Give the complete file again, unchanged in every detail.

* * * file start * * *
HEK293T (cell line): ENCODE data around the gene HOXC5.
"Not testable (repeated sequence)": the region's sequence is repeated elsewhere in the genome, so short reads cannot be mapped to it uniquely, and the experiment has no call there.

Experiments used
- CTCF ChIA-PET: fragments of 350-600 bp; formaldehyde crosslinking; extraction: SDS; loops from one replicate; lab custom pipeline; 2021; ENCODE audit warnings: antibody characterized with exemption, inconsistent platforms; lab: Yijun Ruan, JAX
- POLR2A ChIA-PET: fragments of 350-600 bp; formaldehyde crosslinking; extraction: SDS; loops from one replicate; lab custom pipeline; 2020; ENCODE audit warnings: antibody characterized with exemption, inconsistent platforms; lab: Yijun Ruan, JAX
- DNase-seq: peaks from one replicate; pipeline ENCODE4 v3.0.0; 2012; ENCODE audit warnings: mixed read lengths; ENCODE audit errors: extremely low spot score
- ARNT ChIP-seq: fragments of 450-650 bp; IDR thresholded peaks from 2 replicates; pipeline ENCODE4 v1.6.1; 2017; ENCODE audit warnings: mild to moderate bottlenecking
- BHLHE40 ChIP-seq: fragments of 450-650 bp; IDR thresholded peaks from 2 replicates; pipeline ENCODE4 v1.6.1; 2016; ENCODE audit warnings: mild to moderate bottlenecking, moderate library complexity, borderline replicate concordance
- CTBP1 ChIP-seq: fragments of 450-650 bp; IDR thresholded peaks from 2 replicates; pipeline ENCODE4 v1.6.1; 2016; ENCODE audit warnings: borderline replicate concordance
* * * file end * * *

HEK293T (cell line): ENCODE data around the gene HOXC5.
"Not testable (repeated sequence)": the region's sequence is repeated elsewhere in the genome, so short reads cannot be mapped to it uniquely, and the experiment has no call there.

Experiments used
- CTCF ChIA-PET: fragments of 350-600 bp; formaldehyde crosslinking; extraction: SDS; loops from one replicate; lab custom pipeline; 2021; ENCODE audit warnings: antibody characterized with exemption, inconsistent platforms; lab: Yijun Ruan, JAX
- POLR2A ChIA-PET: fragments of 350-600 bp; formaldehyde crosslinking; extraction: SDS; loops from one replicate; lab custom pipeline; 2020; ENCODE audit warnings: antibody characterized with exemption, inconsistent platforms; lab: Yijun Ruan, JAX
- DNase-seq: peaks from one replicate; pipeline ENCODE4 v3.0.0; 2012; ENCODE audit warnings: mixed read lengths; ENCODE audit errors: extremely low spot score
- ARNT ChIP-seq: fragments of 450-650 bp; IDR thresholded peaks from 2 replicates; pipeline ENCODE4 v1.6.1; 2017; ENCODE audit warnings: mild to moderate bottlenecking
- BHLHE40 ChIP-seq: fragments of 450-650 bp; IDR thresholded peaks from 2 replicates; pipeline ENCODE4 v1.6.1; 2016; ENCODE audit warnings: mild to moderate bottlenecking, moderate library complexity, borderline replicate concordance
- CTBP1 ChIP-seq: fragments of 450-650 bp; IDR thresholded peaks from 2 replicates; pipeline ENCODE4 v1.6.1; 2016; ENCODE audit warnings: borderline replicate concordance